Embroidery has become an advanced procedure including the process of putting the embroidery pattern in digital form. The logo is then created by an advanced embroidery machine that can read this digital format. The result is an impressive piece of art that comes from the ancient art form of embroidery.
You will find that there is no shortage of options when it comes cross stitch kits. There are hundreds of businesses that sell DMC embroidery floss online as well as just about everything that you may need to get started with the craft. The simplest way to do the latter is to pick up what is known as a cross stitch kit which comes complete with all the materials you need to do your first project. However, how do you go about choosing one?
This article is an overview to assist you in picking out DMC cross stitch kits or any of the other brands available in the market. Lots of designers/companies produce cross stitch kits that are not good value for cash. Before making a purchase, you will have to inquire what is included in a package – if you are purchasing online, look for this information on their site.
When buying a kit, you should get:
The pattern has needed to be big and bright enough for you to follow with all the treads listed by numbers or any other markings. Also, pay attention to the size and quality of the fabric — it must be large enough for you to frame it once you are finished with the project.
There are instructions included in a cross stitch kit that ought to be able to help you master the basics. Still, there are challenges that you can expect. For one thing, Most cross stitch kits feature the threads in bulks listed as colours. For instance dark red, light red, really bright red — most people would find it difficult to distinguish between them, and it is confusing which colour goes where. So you have to try to find packages that consist of threads in a card organiser filed by thread colour and number.
Also make sure you check the refund policy, in case you need to return the kit. You will be investing money and a great deal of time working on the cross stitch kit. Hence it is only reasonable that you get a good kit that would enable you to get the most out of the experience and get started with cross stitching even without any help.
Here are the major stringing materials along with how and when to use each of them.
SILK THREAD: Silk has a wondrous “hand” (a soft, flexible feel). This thread comes in many sizes and colors. It comes packaged on spools, and “carded” with an attached needle. This is a classic stringing material and forms beautiful knots between pearls and beads. But, silk tends to be relatively fragile. It can stretch, be cut by abrasive beads, rot when wet, and pearls strung on silk should be re strung every few years. It is best to use silk when stringing pearls and lightweight, smooth-holed beads, only. A needle is necessary.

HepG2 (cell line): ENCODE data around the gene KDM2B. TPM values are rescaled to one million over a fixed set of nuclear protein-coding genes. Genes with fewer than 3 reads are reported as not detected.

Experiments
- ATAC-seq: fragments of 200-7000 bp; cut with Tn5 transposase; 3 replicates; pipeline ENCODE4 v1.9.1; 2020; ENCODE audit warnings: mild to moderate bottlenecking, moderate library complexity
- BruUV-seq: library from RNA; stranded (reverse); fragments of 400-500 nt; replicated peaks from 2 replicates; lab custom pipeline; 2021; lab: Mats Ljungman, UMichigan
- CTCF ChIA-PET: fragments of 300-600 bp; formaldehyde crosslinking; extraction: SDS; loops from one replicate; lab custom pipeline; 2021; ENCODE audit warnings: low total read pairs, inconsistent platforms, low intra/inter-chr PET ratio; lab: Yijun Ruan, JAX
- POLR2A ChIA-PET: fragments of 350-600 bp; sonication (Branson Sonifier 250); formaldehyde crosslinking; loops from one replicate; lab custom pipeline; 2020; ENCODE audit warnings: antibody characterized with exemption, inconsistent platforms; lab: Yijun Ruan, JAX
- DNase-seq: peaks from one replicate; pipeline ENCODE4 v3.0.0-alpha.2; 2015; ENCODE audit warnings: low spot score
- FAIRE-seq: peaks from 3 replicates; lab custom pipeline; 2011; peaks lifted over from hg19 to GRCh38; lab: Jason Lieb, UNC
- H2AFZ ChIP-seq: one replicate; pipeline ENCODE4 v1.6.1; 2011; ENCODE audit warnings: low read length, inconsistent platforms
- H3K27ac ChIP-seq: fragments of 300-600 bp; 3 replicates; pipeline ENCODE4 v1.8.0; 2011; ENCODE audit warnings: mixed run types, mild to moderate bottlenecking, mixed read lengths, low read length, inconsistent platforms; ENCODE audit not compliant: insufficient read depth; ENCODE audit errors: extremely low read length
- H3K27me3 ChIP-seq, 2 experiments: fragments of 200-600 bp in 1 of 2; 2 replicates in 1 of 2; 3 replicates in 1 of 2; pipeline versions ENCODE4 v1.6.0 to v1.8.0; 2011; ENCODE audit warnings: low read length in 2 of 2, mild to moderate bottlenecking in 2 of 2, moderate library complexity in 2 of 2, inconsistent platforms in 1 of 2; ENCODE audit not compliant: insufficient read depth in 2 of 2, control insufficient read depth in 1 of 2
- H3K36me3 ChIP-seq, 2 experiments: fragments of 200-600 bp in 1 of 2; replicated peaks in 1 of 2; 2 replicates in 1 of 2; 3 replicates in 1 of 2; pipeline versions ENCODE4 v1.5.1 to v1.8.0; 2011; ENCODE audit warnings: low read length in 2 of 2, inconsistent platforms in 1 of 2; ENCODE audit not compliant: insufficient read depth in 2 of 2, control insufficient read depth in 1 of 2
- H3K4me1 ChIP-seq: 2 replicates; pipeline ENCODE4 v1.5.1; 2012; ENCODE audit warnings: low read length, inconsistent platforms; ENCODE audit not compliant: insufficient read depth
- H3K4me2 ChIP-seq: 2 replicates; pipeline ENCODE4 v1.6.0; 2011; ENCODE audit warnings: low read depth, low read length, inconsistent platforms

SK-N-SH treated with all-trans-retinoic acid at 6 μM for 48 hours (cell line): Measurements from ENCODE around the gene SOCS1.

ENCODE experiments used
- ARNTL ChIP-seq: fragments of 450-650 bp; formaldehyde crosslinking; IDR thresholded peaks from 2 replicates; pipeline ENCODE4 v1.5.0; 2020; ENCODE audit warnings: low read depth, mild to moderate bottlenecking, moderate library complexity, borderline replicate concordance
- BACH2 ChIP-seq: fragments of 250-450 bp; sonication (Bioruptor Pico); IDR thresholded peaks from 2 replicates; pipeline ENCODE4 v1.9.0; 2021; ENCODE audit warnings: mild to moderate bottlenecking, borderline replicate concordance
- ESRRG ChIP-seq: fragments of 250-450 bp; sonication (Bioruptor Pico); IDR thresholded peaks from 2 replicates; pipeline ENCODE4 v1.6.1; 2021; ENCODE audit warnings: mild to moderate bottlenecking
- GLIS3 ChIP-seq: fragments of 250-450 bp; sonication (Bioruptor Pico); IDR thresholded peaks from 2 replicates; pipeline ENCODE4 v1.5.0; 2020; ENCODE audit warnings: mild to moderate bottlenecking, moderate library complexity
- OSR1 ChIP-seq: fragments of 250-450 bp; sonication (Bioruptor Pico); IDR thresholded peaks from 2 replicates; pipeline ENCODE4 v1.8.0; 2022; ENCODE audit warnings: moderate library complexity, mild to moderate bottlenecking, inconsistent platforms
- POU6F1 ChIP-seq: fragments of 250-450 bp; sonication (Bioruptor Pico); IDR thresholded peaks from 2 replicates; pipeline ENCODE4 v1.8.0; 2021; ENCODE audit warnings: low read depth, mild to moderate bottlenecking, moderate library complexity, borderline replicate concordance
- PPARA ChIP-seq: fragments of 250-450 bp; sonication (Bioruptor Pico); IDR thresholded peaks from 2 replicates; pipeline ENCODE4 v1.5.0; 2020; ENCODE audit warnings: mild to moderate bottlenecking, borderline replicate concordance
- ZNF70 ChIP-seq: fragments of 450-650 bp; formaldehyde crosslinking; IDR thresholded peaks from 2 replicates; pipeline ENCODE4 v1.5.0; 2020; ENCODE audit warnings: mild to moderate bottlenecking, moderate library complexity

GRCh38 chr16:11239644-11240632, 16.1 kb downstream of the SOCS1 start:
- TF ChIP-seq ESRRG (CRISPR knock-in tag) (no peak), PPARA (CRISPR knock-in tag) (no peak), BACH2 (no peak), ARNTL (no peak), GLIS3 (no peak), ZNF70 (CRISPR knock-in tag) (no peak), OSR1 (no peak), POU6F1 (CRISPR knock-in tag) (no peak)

NYLON THREAD: (Nymo): This thread also comes in many sizes and colors. It comes packaged on spools, on bobbins, and “carded” with a needle attached. Nylon can be used where-ever silk can and is not as fragile. This material knots beautifully and can be used for pearl stringing, in some strung jewelry, seed beadwork, loom weaving, for Peyote and other specialty stitches, and heishi. Nylon stretches much less than silk, and it won’t rot when wet. Like silk, you shouldn’t use beads with sharp edged holes or that are heavy. When you use nylon thread, I would recommend you coat your thread with bee’s wax or “Thread HeavenTM “ before use to prevent it from fraying. A needle is necessary.
BONDED NYLON: This is a much stronger form of nylon thread. The strands are physically bonded together for extra strength and abrasion protection. Although it knots well, it doesn’t have the “hand” of silk. Bonded nylon comes in a variety of colors and smaller spools. Because of its abrasion resistance, you can use it with “hard”, more abrasive gem beads; in fact this comes close to being a “Universal Thread”. Brand names include: “Stringth” or “Silkon”. A needle is necessary, although you can put “Super Glue” on the end to form a “Self-needle”. This is a favorite beading material of mine.
FISHING LINE: This material is a hard, semi-rigid, single strand of plastic. It doesn’t knot well, and in time sunlight or ultraviolet light can cause it to weaken and fall apart. Fishing line is purchased on small spools and is sold in sporting goods stores. Personally, I use fishing line for two purposes. I use it to do my preliminary stringing while I am designing a necklace (I transfer the beads to a better material for the final product), and to string together “raw” strands of beads. There is no needle necessary. I would never use this material for a final beaded piece.